An alternative view of Fantasy Sports

Sportswriter Don Banks takes an interesting look at Fantasy sports.  His article focuses entirely on fantasy football but the analogies can be easily be applied to fantasy baseball.  His basic premise is that fantasy football takes away from the actual sport.  And he’s got his reasons. 

As an APBA baseball manager for some 25 years and a fantasy baseball participant for 3 years, I have to say he brings up some good points.  His best point?

 1. It changes how you watch a game. We all have some experience with a person who has perfectly illustrated this point from time to time. Being a fantasy player means you can’t see the forest for the trees. Rather than watching a game in its context and meaning to the standings, fantasy folks often ignore the big picture, focusing only on how their players are performing around the league.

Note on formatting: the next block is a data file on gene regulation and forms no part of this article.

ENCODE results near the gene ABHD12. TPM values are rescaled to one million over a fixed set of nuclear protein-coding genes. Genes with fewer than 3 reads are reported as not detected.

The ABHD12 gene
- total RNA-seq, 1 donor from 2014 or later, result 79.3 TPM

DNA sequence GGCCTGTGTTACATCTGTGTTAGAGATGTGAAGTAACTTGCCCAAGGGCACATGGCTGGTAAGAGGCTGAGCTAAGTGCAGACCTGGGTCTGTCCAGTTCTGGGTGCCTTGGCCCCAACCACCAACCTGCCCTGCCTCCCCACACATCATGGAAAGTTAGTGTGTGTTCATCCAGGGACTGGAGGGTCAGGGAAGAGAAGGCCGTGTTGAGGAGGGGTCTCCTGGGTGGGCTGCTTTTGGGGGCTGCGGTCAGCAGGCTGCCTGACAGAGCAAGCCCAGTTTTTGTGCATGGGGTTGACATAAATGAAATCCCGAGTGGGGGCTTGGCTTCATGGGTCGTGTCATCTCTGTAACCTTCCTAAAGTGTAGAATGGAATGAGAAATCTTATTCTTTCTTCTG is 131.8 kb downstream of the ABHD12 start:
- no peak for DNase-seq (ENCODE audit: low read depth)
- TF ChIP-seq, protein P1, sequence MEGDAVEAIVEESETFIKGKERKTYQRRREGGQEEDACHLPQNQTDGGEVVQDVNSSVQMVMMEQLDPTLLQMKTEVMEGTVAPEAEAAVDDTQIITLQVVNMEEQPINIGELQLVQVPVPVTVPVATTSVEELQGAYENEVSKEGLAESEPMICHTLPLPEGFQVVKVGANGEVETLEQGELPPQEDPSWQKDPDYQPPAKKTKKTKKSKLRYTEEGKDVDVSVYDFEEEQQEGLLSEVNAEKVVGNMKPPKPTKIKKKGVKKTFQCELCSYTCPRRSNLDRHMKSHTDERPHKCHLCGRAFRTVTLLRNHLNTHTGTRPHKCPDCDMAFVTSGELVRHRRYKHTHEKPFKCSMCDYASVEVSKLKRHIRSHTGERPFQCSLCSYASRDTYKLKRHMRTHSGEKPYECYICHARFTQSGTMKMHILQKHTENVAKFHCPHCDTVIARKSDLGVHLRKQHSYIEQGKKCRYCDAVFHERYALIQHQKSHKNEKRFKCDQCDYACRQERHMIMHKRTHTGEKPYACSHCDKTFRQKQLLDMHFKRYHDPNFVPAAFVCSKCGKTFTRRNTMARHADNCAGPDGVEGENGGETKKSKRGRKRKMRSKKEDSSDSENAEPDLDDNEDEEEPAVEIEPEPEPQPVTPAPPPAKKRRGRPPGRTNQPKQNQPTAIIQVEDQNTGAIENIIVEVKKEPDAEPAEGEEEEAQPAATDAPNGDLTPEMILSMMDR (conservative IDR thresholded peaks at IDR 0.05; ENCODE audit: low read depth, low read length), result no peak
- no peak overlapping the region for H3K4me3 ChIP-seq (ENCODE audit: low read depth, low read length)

I have to plead guilty of this.  When a pitcher from my Thunderchickens is facing the Cubs, do I want him to get shelled?  My honest answer is no.  I hope for clean 1-0 win by the Cubs.  At least his ERA will go down.

 However, check out Reason #4:

4. The geek factor. Sorry, but we have a name for people whose primary source of entertainment stems from stuff that didn’t really happen. They’re called Trekkies.

I mean, come on.  We’re not all geeks.  That’s just a stereotype.  Now excuse me while I create an Access database of all my players stats.

 

 

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One Response to “An alternative view of Fantasy Sports”

  1. A while back, The Sporting News had an article about how playing fantasy baseball changes how you watch the game. It pointed out how though you love to see your team playing small-ball, you watch your team’s shortstop advancing the runner from second to third on a groundout to the right and end up thinking, great, he gets his one RBI opportunity of the week and cant even line the ball to the outfield.

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